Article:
In Emotional Intelligence 2.0, Travis Bradberry defines relationship management, the fourth component of emotional intelligence, as “your ability to use your awareness of your own emotions and those of others to manage interactions successfully.” If we were to jump right into attempting that without considering anything we’ve covered in this column over the last few months, I’m guessing most folks would be ready to throw in the towel; I sure would! But when we can build on what I’ve shared with you to this point on Self Awareness, Self-Management, and Social Awareness, this last piece isn’t nearly as overwhelming!
When Cindy and I help organizations build more effective communication into their cultures, we almost always have everyone in the group complete a scientifically validated DISC assessment, so we have clear understanding of their communication style – their unique blend of the Driven, Inspiring, Supportive, and Cautious styles that William Marston outlined. Once we have their results, we create a team chart that shows everyone at a glance, and we teach them how to use an online tool to compare their own individual results with any other member of the group. Not only does that “Interaction Guide” tool provide some amazing insight for having more effective discussions in the workplace, but it’s also just as helpful if we use it in our personal lives!
If you’ve read this column for a while, you’ve likely seen me reference The Platinum Rule. Where The Golden Rule suggests we “do unto others as we’d have them do unto us,” The Platinum Rule takes that a step farther by suggesting that we “communicate with others as they want us to communicate with them.” This plays a huge role in building better relationships – at work or at home!
If I were to always communicate with Cindy based on The Golden Rule, sharing the big picture and glossing over the majority of the details that I don’t care all that much for, I’m pretty sure we wouldn’t be celebrating our 22nd anniversary soon! And if she followed that same approach when sharing anything with me, the caution and detail would be far more than I could take in… By understanding our unique communication style blends though, we had a framework to build on. And the “Interaction Guide” tool took that to a whole new level by providing us with Strengths, Struggles, and Strategies we each needed to be aware of when communicating with one another. That tool also gave us perspective on what the other is motivated by, needs from the conversation, wants from us in the process, and may find it difficult to do themselves. And since the tool is interactive, we can make adjustments based on our how our communication style blend changes when we’re under significant amounts of stress!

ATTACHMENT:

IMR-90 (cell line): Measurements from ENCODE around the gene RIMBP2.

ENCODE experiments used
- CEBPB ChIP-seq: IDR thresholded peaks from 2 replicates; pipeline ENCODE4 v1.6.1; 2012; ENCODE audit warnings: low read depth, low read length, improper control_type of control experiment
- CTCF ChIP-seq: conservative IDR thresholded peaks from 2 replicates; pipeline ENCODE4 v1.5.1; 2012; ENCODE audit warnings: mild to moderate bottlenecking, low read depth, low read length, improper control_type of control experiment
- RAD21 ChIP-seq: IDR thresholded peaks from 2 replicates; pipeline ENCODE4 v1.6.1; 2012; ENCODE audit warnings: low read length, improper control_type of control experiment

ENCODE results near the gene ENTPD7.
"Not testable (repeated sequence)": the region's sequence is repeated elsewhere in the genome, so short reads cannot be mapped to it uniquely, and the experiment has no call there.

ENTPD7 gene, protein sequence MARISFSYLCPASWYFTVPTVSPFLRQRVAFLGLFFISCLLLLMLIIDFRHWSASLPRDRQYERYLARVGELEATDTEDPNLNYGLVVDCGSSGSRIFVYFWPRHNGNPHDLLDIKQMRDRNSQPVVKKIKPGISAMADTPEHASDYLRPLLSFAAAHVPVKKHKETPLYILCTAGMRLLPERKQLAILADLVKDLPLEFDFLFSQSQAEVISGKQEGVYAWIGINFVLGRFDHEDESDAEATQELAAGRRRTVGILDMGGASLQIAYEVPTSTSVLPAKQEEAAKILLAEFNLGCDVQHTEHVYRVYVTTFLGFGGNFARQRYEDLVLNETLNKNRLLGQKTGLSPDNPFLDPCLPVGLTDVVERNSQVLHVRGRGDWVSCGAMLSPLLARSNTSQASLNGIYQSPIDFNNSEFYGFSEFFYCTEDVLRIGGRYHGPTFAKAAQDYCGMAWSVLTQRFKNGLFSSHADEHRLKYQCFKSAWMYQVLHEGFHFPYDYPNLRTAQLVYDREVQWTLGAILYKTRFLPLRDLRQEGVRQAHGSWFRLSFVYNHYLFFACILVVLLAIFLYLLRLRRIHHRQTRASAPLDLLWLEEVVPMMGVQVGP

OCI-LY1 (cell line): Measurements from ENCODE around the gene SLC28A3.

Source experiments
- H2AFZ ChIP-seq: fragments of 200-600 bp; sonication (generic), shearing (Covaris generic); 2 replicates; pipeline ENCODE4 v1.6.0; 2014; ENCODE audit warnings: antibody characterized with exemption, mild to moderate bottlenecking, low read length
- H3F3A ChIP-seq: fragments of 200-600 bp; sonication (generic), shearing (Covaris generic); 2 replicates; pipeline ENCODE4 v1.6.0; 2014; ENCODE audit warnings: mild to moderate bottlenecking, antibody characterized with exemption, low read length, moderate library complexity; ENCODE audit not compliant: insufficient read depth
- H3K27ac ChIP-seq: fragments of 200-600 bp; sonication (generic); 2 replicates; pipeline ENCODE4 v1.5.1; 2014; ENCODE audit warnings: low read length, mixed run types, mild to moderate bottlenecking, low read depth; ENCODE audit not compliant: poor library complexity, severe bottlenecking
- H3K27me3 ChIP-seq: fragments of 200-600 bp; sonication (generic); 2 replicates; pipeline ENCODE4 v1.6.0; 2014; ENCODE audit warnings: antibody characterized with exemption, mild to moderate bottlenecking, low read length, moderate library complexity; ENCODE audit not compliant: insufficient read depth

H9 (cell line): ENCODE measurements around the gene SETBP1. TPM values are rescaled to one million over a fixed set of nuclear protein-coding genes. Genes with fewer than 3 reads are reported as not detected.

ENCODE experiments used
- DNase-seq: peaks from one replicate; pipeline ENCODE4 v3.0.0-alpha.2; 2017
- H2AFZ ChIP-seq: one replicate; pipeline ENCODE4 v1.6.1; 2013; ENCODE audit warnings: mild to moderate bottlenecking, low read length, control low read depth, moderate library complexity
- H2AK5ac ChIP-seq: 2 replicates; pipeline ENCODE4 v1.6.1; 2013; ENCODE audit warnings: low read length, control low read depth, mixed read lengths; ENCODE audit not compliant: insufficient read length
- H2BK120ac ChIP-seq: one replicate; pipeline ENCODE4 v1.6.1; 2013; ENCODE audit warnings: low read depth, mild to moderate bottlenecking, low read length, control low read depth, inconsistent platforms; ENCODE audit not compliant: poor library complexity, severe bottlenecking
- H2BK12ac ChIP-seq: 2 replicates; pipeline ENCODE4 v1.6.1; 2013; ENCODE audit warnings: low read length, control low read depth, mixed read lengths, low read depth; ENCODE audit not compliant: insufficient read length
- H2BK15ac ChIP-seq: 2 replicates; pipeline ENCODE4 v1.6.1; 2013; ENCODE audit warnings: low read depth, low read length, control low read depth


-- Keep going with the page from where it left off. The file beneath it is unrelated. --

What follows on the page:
Once we develop even a decent understanding of how to put tools like we’ve worked through here over the last few months into practice, we should be seeing the results right away. With better communication, especially communication geared at meeting the other person’s needs rather than just our own, we show them that we care about them, and our relationships grow stronger. As Travis Bradberry said, “people who manage relationships well are able to see the benefit of connecting with many different people… Solid relationships are something that should be sought and cherished.”